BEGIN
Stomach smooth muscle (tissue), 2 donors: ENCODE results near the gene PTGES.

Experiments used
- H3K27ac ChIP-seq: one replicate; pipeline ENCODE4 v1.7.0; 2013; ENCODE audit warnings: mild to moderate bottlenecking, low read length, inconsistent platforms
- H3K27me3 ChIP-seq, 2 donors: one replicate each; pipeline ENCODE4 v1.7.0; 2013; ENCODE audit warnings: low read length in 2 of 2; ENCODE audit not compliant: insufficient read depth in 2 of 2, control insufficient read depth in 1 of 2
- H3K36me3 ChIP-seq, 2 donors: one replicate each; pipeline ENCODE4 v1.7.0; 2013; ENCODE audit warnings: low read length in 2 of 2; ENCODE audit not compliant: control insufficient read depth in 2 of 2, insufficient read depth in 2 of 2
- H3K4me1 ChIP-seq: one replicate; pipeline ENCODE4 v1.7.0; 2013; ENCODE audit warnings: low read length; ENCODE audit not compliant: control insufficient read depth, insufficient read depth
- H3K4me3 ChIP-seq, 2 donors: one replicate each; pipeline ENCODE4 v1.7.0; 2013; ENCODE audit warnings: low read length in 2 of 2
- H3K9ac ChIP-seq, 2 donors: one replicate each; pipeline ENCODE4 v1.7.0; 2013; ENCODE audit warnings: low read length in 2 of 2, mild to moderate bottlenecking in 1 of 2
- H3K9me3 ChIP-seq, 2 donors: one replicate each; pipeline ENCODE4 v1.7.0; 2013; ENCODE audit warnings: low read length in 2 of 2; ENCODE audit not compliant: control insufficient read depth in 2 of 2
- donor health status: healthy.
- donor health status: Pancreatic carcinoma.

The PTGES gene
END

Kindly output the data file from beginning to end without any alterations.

Stomach smooth muscle (tissue), 2 donors: ENCODE results near the gene PTGES.

Experiments used
- H3K27ac ChIP-seq: one replicate; pipeline ENCODE4 v1.7.0; 2013; ENCODE audit warnings: mild to moderate bottlenecking, low read length, inconsistent platforms
- H3K27me3 ChIP-seq, 2 donors: one replicate each; pipeline ENCODE4 v1.7.0; 2013; ENCODE audit warnings: low read length in 2 of 2; ENCODE audit not compliant: insufficient read depth in 2 of 2, control insufficient read depth in 1 of 2
- H3K36me3 ChIP-seq, 2 donors: one replicate each; pipeline ENCODE4 v1.7.0; 2013; ENCODE audit warnings: low read length in 2 of 2; ENCODE audit not compliant: control insufficient read depth in 2 of 2, insufficient read depth in 2 of 2
- H3K4me1 ChIP-seq: one replicate; pipeline ENCODE4 v1.7.0; 2013; ENCODE audit warnings: low read length; ENCODE audit not compliant: control insufficient read depth, insufficient read depth
- H3K4me3 ChIP-seq, 2 donors: one replicate each; pipeline ENCODE4 v1.7.0; 2013; ENCODE audit warnings: low read length in 2 of 2
- H3K9ac ChIP-seq, 2 donors: one replicate each; pipeline ENCODE4 v1.7.0; 2013; ENCODE audit warnings: low read length in 2 of 2, mild to moderate bottlenecking in 1 of 2
- H3K9me3 ChIP-seq, 2 donors: one replicate each; pipeline ENCODE4 v1.7.0; 2013; ENCODE audit warnings: low read length in 2 of 2; ENCODE audit not compliant: control insufficient read depth in 2 of 2
- donor health status: healthy.
- donor health status: Pancreatic carcinoma.

The PTGES gene